A large number of biopharmaceutical companies will see the patents for their products expire over the next five years, which is creating a regulatory path for “biosimilar” products and rapid growth of the generic drug market.
Smart Business learned from Christian J. Scognamillo, a senior counsel at Stubbs Alderton & Markiles, LLP with nearly 10 years of experience working with life science companies, what biotechnology companies are doing to pave the way for development of generic versions, or biosimilars, of expensive biopharmaceuticals used in the treatment of complex life-threatening diseases.
What is a biosimilar product?
Biosimilars, also referred to as ‘follow-on proteins,’ are to biopharmaceuticals what generics are to chemical drugs. Biosimilars are new versions of existing biopharmaceuticals whose patents have expired. A biopharmaceutical is created by manipulating living cells into ‘mini-factories’ to manufacture the desired molecules for the drugs. Any deviation from the manufacturing process can change the entire function of the product, and it is impossible to manufacture biologically identical products, which is why generic versions are referred to as ‘biosimilars.’
What is the market potential for biosimilar products?
Many believe that the future of the pharmaceutical industry rests with biotechnology. According to some studies, patented biopharmaceuticals account for 10 to 15 percent of the current pharmaceutical market and biopharmaceuticals are currently outperforming the pharmaceutical market as a whole in terms of growth. A settled market for biosimilar products is essential to exploit the growing number of biopharmaceuticals, which will lose patent protection in the next five years.
Most biopharmaceuticals are high-cost specialty drugs, used to treat relatively few conditions with a currently unmet clinical need, such as certain forms of cancer. Thus, another compelling need for biosimilars is to treat the same conditions at a potentially lower cost to the manufacturer. Biosimilars also present the potential for biotech companies to gain a larger market share in a time when the rising research and development expenses for such companies are getting harder to finance.
What is the current regulatory framework for biosimilar products?
Currently, there is no formal procedure in the U.S. for the testing and approval of biosimilar products. European regulatory agencies, however, have set forth a regulatory path, outlined by the European Medicines Agency (EMEA), which is not easy. The process is based on a thorough demonstration of ‘comparability’ of the biosimilar drug to the existing biopharmaceutical drug. Where generics can be brought to market quickly and cheaply by merely demonstrating that the generic is chemically identical to the brand-name drug, the EMEA guidelines require a minimum of two clinical trials and extensive testing for toxic side effects. This makes the approval process in Europe for biosimilar drugs nearly as rigorous and expensive as the approval process for new biopharmaceuticals.
How is Congress addressing the growing demand for development of biosimilar drugs?
Escalating health-care expenditures are forcing the U.S. Congress to consider legislation that would create an abbreviated review process by which the FDA could approve biosimilars. Last year, two bills addressing such an approval process were introduced in the House and are still pending.
The key provisions of the first bill are:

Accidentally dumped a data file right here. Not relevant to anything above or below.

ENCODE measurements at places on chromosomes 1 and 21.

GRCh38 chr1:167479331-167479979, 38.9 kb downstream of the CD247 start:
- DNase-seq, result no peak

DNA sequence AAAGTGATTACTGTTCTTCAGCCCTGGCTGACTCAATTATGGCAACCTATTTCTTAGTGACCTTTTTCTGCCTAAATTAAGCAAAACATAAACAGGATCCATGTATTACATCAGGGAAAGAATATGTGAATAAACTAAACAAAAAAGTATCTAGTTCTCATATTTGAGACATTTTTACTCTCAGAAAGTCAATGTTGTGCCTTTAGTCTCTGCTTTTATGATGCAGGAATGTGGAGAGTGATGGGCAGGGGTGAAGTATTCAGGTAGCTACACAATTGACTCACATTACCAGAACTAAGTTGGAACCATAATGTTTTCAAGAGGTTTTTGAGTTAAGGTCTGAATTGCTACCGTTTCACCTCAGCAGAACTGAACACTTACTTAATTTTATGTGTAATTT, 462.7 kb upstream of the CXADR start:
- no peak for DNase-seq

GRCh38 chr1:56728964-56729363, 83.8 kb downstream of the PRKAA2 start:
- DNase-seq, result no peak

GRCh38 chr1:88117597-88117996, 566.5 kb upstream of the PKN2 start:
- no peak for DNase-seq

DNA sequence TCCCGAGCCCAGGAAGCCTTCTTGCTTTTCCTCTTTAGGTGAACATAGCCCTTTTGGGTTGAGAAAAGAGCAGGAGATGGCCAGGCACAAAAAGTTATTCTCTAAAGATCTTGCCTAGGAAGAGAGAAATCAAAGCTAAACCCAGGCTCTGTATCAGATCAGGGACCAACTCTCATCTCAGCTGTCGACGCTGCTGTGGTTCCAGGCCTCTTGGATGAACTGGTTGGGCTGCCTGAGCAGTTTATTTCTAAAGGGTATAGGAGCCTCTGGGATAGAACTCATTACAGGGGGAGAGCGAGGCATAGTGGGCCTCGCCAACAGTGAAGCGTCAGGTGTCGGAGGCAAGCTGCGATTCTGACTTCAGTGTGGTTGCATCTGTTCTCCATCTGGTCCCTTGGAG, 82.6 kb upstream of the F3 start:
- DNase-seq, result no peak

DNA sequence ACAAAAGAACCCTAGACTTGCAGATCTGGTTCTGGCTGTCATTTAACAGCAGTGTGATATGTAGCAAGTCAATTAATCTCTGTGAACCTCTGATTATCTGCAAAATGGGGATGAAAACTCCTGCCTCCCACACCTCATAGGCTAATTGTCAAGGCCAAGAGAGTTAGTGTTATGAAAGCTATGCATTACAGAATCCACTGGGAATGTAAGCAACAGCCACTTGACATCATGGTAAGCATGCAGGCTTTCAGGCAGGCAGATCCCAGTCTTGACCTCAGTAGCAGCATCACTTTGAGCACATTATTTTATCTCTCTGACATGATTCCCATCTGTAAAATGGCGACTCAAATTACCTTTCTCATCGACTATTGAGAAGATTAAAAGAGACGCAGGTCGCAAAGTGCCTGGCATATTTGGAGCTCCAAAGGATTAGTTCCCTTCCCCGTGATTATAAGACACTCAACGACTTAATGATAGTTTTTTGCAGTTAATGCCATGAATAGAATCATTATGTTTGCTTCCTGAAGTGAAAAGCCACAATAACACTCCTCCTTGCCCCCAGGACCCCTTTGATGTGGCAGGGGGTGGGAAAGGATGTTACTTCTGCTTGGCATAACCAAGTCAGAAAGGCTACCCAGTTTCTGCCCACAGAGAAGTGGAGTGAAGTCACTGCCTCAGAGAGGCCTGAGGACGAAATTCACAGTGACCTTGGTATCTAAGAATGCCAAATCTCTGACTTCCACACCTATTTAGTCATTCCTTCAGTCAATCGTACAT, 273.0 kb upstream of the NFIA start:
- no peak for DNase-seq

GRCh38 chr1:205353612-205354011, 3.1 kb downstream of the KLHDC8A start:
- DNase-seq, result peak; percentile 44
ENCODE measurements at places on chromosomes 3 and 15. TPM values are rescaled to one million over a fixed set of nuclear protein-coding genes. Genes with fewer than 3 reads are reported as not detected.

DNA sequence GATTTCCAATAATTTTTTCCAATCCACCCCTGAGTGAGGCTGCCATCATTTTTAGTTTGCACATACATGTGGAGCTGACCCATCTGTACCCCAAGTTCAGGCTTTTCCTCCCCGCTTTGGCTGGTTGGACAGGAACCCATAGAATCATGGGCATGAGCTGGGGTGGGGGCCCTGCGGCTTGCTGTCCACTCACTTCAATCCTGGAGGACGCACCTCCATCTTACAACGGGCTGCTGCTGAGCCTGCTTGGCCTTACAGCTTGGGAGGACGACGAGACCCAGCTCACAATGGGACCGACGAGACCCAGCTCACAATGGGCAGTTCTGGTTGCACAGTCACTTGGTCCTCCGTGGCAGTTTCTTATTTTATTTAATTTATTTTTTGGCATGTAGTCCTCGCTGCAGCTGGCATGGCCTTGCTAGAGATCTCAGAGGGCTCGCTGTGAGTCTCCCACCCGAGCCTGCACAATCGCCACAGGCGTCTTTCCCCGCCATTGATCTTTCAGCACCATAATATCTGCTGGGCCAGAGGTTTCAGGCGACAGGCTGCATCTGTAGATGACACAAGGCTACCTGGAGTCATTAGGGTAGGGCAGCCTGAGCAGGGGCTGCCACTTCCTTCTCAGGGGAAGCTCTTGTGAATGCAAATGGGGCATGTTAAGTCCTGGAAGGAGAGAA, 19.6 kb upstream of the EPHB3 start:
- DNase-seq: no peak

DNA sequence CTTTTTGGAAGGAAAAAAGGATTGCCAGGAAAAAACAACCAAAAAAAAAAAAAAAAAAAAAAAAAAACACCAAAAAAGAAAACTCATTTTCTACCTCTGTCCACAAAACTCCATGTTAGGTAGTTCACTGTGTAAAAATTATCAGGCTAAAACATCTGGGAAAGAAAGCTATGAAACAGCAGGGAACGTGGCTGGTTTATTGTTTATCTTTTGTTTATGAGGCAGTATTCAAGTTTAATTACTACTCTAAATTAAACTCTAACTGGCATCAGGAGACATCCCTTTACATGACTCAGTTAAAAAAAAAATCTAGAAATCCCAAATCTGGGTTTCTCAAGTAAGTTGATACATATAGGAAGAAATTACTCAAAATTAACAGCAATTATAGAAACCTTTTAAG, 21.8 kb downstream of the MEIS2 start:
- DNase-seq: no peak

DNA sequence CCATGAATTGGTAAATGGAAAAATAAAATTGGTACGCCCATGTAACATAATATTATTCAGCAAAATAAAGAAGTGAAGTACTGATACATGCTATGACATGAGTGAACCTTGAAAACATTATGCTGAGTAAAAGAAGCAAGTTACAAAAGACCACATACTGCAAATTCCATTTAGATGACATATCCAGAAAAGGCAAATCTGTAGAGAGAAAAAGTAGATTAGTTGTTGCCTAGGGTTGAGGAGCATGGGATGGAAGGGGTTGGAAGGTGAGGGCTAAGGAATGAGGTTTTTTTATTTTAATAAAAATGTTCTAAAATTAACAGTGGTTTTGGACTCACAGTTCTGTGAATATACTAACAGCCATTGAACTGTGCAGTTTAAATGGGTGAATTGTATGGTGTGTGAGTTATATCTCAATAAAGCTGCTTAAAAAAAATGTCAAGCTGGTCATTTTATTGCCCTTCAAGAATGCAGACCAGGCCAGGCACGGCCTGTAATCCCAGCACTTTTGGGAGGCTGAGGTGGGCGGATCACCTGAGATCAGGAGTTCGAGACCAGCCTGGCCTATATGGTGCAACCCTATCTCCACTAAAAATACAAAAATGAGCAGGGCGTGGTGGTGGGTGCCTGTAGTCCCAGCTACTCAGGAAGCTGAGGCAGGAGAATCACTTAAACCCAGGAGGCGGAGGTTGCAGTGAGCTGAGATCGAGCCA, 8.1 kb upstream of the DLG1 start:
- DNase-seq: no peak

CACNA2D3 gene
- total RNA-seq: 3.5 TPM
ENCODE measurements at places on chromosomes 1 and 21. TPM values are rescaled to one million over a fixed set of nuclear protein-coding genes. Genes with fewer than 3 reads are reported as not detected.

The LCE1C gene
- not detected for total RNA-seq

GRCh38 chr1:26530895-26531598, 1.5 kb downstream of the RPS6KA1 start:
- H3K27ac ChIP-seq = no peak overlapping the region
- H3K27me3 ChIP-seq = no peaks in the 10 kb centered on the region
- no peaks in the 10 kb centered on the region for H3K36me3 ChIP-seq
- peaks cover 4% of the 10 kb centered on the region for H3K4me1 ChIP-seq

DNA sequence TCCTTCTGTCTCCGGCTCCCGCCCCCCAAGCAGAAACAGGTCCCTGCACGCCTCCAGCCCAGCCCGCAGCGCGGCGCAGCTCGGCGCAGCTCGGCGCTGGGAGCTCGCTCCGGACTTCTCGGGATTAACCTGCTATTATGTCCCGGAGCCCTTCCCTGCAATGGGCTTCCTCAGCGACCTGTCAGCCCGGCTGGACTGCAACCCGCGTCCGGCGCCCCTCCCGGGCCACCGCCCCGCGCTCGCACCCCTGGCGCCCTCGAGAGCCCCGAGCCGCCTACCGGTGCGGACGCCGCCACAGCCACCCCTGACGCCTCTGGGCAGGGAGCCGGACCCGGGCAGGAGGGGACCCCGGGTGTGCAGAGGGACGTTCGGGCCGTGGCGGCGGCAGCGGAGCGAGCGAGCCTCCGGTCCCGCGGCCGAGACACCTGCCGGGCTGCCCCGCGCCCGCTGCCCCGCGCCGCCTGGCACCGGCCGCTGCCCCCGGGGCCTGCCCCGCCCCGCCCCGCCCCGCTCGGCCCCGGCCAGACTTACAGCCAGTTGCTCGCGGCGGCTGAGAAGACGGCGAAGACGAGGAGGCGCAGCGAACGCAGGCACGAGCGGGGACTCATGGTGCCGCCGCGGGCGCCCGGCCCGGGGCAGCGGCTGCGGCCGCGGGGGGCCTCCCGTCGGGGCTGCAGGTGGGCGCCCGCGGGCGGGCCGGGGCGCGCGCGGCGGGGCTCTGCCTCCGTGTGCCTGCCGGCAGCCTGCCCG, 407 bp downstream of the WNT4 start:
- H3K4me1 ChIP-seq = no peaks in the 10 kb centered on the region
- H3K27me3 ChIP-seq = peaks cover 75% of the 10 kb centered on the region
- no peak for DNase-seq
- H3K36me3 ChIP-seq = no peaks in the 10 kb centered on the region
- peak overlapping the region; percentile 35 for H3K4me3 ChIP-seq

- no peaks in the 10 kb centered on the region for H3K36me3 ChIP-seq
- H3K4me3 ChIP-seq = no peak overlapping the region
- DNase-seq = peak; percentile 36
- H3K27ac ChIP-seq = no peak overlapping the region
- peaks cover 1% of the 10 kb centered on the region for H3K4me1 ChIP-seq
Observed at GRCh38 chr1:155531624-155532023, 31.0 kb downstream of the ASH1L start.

? the granting to FDA authority to approve biosimilars;
? the approval process will require showing that there are no clinically meaningful differences between the two products;
? the first biosimilar able to establish that it is ‘interchangeable’ with the original product will receive six months of exclusive marketing; and
? an original product with a novel molecular structure is entitled to five years of exclusivity and can be extended by up to one year if it can be established that the product can be used for a new disease or that it conducts pediatric studies.
The key provisions of the second bill are:
? establishes safety standards for establishing interchangeability;
? establishes exclusivity for the first product found to be ‘interchangeable’ for a period of 24 months;
? the original product with a novel molecular structure is entitled to 12 years of exclusivity and 14 years in the event that a new indication is found for the product in the first 8 years after licensure; and
? an additional exclusivity period for pediatric studies and use of product.
The main sticking point between the two bills is the length of the company’s ‘data exclusivity.’ Data exclusivity refers to the period after the FDA approves a new drug product for the market during which an imitation, or generic, can’t rely on the name-brand drug’s clinical data with respect to safety and efficacy. Data exclusivity can extend during and longer than the brand-name drug’s patent protection. Consumer groups are lobbying for five years of data exclusivity for biosimilars, which is the same length as a chemical drug’s data exclusivity (i.e., brand name and generics). The biotech industry supports the 14-year period to allow biotech companies to recoup their investment in their ‘brand-name’ biopharmaceutical products and conduct further clinical trials to improve them.
With the length of time it takes for new biopharmaceuticals to be developed, reach the market and become profitable, the ability for biotech companies to extend the data exclusivity period for brand-name biopharmaceuticals they have already developed and pave the way for the manufacturing of biosimilars will be an important factor in their future success and profitability.
Christian J. Scognamillo is a senior counsel at Stubbs Alderton & Markiles, LLP. Reach him at (818) 444-4512 or email@example.com.